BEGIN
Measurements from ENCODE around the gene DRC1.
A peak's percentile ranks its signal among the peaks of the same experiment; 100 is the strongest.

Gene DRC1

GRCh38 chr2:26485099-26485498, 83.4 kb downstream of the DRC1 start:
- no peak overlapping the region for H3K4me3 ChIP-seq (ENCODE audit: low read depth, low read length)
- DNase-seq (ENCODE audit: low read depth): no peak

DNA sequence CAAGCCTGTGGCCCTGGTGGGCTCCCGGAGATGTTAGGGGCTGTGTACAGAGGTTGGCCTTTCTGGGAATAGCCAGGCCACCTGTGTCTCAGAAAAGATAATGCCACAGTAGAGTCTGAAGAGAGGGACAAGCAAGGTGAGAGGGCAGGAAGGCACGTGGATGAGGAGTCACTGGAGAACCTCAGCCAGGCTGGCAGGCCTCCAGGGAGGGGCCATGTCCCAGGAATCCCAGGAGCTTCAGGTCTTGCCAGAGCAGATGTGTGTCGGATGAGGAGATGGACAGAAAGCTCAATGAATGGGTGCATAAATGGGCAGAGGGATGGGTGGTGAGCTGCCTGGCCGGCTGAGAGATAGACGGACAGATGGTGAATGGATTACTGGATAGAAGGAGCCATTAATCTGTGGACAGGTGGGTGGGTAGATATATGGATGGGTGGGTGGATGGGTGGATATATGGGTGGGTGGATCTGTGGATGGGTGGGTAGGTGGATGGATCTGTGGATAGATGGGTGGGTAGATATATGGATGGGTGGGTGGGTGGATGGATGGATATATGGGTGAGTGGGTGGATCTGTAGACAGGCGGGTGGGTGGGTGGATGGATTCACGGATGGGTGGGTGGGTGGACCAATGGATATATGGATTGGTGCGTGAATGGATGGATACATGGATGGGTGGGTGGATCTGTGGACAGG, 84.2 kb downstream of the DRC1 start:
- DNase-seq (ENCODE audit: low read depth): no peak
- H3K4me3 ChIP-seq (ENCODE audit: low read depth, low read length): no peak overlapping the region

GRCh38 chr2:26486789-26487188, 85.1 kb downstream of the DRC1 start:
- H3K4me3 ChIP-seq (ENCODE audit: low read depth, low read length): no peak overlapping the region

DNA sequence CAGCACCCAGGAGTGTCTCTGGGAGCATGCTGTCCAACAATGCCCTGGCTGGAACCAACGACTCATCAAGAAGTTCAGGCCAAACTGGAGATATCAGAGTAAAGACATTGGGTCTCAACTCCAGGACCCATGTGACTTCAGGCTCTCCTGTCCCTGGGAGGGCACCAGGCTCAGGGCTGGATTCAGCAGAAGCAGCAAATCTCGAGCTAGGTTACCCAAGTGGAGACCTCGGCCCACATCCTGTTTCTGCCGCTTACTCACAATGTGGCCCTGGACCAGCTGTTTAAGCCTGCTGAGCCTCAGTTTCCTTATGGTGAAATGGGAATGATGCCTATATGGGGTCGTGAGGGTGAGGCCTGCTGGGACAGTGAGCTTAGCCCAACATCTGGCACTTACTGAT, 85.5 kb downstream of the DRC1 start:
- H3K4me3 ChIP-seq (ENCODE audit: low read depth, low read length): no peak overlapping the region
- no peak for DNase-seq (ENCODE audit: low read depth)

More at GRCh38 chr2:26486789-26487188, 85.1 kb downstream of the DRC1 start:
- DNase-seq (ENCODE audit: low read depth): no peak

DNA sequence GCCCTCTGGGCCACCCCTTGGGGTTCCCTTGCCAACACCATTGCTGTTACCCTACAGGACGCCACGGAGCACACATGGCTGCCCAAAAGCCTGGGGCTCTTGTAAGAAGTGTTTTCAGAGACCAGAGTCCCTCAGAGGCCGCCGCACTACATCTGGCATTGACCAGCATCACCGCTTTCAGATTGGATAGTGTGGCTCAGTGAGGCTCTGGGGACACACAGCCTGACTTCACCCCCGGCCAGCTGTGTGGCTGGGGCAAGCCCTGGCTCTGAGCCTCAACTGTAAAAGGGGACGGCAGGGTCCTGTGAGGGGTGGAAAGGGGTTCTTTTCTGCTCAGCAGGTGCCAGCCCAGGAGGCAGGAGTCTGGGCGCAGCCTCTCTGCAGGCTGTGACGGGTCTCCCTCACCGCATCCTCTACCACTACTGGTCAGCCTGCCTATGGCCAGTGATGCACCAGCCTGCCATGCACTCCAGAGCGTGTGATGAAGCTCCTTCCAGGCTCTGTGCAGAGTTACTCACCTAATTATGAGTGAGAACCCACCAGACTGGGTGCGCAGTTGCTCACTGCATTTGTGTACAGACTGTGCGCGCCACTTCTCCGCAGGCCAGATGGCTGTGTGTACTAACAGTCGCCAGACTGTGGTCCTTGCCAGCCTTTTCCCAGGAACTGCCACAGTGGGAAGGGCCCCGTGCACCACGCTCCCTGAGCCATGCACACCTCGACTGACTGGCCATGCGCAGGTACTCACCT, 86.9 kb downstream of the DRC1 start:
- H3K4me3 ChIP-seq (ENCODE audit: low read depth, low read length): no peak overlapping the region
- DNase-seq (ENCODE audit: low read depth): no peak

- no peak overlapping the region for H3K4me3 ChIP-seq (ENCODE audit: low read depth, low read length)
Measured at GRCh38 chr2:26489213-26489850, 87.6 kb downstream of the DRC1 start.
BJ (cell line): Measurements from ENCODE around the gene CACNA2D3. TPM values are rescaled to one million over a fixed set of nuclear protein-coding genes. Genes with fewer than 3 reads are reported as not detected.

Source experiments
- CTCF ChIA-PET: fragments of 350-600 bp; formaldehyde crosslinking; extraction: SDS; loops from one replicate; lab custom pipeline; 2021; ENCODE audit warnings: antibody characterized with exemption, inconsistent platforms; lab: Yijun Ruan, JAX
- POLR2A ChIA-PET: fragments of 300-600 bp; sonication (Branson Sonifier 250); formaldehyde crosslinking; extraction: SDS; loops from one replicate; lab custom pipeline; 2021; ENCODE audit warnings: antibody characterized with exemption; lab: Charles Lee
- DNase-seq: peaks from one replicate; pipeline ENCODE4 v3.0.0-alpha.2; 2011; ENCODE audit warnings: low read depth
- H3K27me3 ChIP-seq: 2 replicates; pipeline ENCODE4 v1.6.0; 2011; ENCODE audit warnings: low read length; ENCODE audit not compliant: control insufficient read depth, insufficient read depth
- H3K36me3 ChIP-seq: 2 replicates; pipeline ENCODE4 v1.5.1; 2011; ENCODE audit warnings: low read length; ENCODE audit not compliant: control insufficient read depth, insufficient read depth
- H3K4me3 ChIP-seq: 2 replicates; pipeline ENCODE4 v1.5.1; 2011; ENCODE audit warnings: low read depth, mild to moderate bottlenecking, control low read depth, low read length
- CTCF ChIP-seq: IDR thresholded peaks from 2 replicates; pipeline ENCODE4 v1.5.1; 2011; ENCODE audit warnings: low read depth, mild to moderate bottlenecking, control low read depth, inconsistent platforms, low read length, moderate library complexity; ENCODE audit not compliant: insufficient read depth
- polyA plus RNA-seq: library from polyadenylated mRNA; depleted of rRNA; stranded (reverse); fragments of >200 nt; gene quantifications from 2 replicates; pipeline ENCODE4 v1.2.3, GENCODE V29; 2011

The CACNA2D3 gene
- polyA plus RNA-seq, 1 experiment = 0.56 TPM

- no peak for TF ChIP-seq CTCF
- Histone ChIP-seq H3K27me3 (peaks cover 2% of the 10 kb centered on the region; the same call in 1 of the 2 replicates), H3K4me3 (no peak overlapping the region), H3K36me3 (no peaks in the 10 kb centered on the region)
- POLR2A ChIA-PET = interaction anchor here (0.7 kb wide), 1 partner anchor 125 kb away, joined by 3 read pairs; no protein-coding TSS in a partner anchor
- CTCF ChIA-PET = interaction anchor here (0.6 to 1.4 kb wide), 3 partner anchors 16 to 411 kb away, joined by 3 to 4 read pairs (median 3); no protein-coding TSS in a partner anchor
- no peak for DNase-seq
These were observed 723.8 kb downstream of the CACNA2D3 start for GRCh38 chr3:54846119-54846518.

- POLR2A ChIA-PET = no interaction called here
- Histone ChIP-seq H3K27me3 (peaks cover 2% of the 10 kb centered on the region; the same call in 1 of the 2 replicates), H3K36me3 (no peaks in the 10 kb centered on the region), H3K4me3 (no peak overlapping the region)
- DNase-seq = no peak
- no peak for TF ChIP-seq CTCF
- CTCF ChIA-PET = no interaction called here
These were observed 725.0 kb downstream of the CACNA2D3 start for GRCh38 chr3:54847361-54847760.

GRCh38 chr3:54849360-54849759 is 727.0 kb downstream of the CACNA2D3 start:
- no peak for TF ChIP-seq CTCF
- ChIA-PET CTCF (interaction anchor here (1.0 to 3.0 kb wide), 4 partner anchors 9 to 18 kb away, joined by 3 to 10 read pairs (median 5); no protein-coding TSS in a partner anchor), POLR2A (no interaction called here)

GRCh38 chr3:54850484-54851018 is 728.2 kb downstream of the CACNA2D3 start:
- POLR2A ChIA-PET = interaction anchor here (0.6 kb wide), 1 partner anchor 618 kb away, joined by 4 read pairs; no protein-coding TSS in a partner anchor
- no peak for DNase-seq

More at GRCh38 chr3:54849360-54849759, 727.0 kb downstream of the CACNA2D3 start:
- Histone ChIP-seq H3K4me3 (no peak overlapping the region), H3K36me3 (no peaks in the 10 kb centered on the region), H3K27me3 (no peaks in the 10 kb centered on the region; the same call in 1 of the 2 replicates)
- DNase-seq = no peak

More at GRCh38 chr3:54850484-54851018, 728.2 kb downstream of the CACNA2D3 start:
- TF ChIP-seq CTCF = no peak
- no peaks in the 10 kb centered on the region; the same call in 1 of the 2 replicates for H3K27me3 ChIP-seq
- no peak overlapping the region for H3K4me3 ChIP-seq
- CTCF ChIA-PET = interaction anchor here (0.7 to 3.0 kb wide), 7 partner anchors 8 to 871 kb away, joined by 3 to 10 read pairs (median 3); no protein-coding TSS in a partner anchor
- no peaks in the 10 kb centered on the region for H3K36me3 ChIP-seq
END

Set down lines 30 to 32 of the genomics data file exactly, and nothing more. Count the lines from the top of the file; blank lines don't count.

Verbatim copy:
- CTCF ChIP-seq: IDR thresholded peaks from 2 replicates; pipeline ENCODE4 v1.5.1; 2011; ENCODE audit warnings: low read depth, mild to moderate bottlenecking, control low read depth, inconsistent platforms, low read length, moderate library complexity; ENCODE audit not compliant: insufficient read depth
- polyA plus RNA-seq: library from polyadenylated mRNA; depleted of rRNA; stranded (reverse); fragments of >200 nt; gene quantifications from 2 replicates; pipeline ENCODE4 v1.2.3, GENCODE V29; 2011

The CACNA2D3 gene